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Morning Comments – October 23

In the overnight session the grains were mixed with December corn up ¼ cent, November soybeans down ¾ of a cent and December Chicago wheat unchanged. Rains over the weekend slowed harvest throughout the Central Midwest with precipitation in Eastern Kansas, Iowa, Missouri and Illinois. Precipitation is expected to continue east into eastern Illinois and Indiana. The forecast over the next five days is for precipitation to continue delaying field work over the eastern grain belt.

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The market is waiting for the USDA to release its latest crop progress report after the market closes Monday afternoon. Analysts are expecting soybean harvest to be around 70 percent complete and corn harvest to move to 42-43 percent complete. Corn and Soybean basis was unchanged on the week, but the delays in harvest have some feedlots and ethanol facilities increasing their basis in Nebraska and South Dakota by as much as 10 cents.

The Cattle on Feed report that was released on Friday bearish for the most part. All cattle on feed as of October 1st was 105 percent of last year which was above the 104.6 percent that the trade was expecting. Cattle placed on feed in September was 113 percent, compared to the 108 percent expected by the market. Marketings continue to be strong however, with 103 percent marketed, beating the average analyst guess of 102.6 percent.

In the latest Commitments of Traders report the total net short positions held by managed money increased by 7,747 positions from last week. The net position held by managed money for soybeans increased its length by 37,176 last week to 68,168.

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Weekly Commentary – October 20

Cash Commentary-

Grain basis took a break from last week’s sell-off to mostly stabilize as slow harvesting keeps pipeline supplies relatively limited, especially for corn. On the week, there was no change in corn and soybean basis on average across the US.

Basis for corn continues to hold up with current basis levels running on par with the same time last year, but soybeans are about 10 cents a bushel weaker than this time last year.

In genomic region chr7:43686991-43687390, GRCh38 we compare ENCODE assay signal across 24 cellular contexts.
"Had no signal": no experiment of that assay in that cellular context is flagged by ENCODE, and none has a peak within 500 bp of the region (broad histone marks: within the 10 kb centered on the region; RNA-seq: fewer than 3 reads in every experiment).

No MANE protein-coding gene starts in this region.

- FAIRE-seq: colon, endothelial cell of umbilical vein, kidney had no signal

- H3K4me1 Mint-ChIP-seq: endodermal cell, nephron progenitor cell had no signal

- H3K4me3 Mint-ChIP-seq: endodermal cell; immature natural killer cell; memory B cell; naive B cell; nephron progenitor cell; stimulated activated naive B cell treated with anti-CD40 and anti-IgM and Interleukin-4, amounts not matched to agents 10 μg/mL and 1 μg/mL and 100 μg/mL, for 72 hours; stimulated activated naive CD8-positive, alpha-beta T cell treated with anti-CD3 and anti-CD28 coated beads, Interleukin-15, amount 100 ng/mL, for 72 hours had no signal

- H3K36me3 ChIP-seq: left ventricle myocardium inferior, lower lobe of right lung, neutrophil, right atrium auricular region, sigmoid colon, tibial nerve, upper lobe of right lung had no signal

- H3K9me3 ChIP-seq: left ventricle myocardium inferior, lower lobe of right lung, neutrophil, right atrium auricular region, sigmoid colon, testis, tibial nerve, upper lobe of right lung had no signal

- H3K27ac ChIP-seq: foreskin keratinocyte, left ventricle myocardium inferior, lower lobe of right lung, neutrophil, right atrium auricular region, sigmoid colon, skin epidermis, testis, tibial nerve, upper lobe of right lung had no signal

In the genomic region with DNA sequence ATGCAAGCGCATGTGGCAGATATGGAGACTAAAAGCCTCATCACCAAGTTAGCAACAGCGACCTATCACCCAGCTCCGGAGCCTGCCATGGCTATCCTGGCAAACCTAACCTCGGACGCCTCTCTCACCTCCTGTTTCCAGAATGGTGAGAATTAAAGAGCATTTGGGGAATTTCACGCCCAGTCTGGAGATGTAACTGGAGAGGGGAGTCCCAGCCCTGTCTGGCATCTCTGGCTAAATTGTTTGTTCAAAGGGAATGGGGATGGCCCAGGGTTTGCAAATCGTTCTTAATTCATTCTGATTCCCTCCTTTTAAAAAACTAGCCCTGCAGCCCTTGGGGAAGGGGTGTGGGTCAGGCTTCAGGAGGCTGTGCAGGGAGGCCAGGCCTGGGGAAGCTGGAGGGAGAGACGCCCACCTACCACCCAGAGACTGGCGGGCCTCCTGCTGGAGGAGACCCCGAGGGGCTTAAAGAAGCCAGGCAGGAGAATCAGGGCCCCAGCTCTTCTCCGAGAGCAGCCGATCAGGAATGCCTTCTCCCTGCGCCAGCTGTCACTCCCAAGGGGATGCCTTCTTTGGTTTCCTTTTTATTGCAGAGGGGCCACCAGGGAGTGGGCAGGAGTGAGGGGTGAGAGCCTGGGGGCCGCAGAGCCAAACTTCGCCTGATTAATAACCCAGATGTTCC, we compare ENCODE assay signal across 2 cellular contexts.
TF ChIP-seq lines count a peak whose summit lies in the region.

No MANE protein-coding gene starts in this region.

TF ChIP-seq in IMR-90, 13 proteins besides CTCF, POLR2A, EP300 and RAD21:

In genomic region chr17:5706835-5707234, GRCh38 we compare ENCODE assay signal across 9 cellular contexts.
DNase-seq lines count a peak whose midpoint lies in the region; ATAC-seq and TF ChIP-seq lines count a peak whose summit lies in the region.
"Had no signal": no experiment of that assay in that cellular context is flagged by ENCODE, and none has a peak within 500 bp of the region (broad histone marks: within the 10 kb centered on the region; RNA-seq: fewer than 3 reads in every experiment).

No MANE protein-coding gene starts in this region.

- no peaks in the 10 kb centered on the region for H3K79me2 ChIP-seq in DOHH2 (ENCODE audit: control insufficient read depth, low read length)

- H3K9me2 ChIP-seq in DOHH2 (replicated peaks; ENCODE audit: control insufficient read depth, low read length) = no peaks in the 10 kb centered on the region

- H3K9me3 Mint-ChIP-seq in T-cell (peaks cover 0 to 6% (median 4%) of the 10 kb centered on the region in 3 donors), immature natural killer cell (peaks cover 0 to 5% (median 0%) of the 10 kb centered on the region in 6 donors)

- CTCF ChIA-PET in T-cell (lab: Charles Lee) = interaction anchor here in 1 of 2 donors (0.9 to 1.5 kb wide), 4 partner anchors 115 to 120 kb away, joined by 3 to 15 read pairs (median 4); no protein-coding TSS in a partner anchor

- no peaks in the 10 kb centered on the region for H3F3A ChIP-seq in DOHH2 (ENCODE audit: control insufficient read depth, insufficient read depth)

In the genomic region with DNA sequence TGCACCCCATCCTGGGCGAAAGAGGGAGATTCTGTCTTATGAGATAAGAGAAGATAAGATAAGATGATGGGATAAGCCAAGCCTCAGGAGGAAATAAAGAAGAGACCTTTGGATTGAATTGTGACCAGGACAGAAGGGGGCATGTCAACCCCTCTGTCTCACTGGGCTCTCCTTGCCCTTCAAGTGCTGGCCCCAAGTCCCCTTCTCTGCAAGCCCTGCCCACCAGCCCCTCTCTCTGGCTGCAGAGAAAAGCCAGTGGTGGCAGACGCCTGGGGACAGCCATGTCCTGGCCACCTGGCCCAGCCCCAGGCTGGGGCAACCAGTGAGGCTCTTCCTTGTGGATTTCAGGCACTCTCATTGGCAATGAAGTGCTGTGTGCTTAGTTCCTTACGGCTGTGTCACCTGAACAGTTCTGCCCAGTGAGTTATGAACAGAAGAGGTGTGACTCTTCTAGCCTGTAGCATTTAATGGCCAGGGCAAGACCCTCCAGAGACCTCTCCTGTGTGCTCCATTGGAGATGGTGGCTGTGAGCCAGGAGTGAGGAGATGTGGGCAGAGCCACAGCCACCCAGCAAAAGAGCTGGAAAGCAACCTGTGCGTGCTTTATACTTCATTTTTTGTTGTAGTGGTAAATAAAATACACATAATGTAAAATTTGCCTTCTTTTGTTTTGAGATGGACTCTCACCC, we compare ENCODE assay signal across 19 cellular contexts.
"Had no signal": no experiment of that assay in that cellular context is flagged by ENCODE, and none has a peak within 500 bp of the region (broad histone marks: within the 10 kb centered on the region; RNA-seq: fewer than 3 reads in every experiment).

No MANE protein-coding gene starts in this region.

This week saw some strength from corn buyers as end-users in the Western Cornbelt continue to see tight pipeline supplies. Double-digit gains in basis were showing up by feedlots and ethanol plants in NE and SD. River terminals saw some modest weakness along the lower MS River and the OH River region as harvest there picked up pace.

For soybeans, buyers were mostly steady to slightly weaker as harvest hits the mid-point for the year. Some soy crush facilities showed 10 to 15 cent losses this week across IA/IL/IN.

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Futures Commentary-

Another week of listless trade in the corn market as futures hold tight to the $3.50 mark. For the week, corn was unchanged while soybeans drifted 5 lower. Wheat managed to buck the trend with a modest 2-cent advance.

Harvest progress continues to be stymied especially for corn as wet weather and poor market conditions keep farmers from making significant progress. The latest Crop Progress report showed that only 28 percent of corn has been harvested as of October 15th compared to 47 percent normally. Soybean harvest is moving along a bit faster than corn with 49 percent harvested but is still behind the normal pace of 60 percent. Rains expected in the eastern Midwest will likely delay harvest over the weekend and into Monday. Further precipitation in the eastern Midwest is expected to delay harvest even more late next week.

On the demand side, there has been solid export business to help support prices. Weekly sales were stronger than expected for corn and wheat. Wheat sales of 615,000 MT were up sharply this week and were 75 percent over the four-week average. Corn export sales beat expectations but declined 21 percent from last week. Soybeans sales missed expectations, down 27 percent from last week. Flash sales also featured prominently this week with 584,000 MT of soy deals and 250,000 MT of corn in the last two days of the week.

In international news, Argentinean farmers are expected to plant 8.92 million hectares (22 million acres) with corn, up from 8.48 million hectares (21 million acres) in the 2016/17 crop year, the agricultural ministry said in its monthly crop report. For Brazil, weather continues to be an issue for planting. Welcome rain fell on many areas from southern Mato Grosso into Mato Grosso do Sul, northern Parana, and portions of western Sao Paulo Thursday. Meanwhile, hot and dry weather continued to stress crops and delay planting from central and northern Mato Grosso into much of Goias and northern Minas Gerais. Crops from Mato Grosso and northern Mato Grosso do Sul to Sao Paulo that missed out on rain Thursday will continue to suffer from hot and mostly dry conditions for at least the next two days while many farmers wait for rain before planting and replanting before shower activity increases Sunday.